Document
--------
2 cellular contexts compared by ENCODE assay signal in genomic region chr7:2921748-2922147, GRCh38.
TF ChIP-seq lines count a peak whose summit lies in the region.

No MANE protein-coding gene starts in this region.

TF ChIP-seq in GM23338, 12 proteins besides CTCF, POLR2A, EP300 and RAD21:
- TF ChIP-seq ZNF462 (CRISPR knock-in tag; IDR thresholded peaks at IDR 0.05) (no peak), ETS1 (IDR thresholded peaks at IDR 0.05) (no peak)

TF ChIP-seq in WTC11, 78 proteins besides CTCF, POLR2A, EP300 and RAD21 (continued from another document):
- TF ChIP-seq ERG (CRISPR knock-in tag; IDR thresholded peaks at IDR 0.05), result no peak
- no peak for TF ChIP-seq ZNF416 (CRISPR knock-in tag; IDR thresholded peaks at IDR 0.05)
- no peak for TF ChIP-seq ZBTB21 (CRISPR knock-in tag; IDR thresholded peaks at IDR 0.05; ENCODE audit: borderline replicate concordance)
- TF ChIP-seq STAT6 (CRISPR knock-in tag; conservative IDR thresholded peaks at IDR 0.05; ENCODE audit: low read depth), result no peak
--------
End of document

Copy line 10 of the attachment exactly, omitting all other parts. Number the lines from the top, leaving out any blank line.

- TF ChIP-seq STAT6 (CRISPR knock-in tag; conservative IDR thresholded peaks at IDR 0.05; ENCODE audit: low read depth), result no peak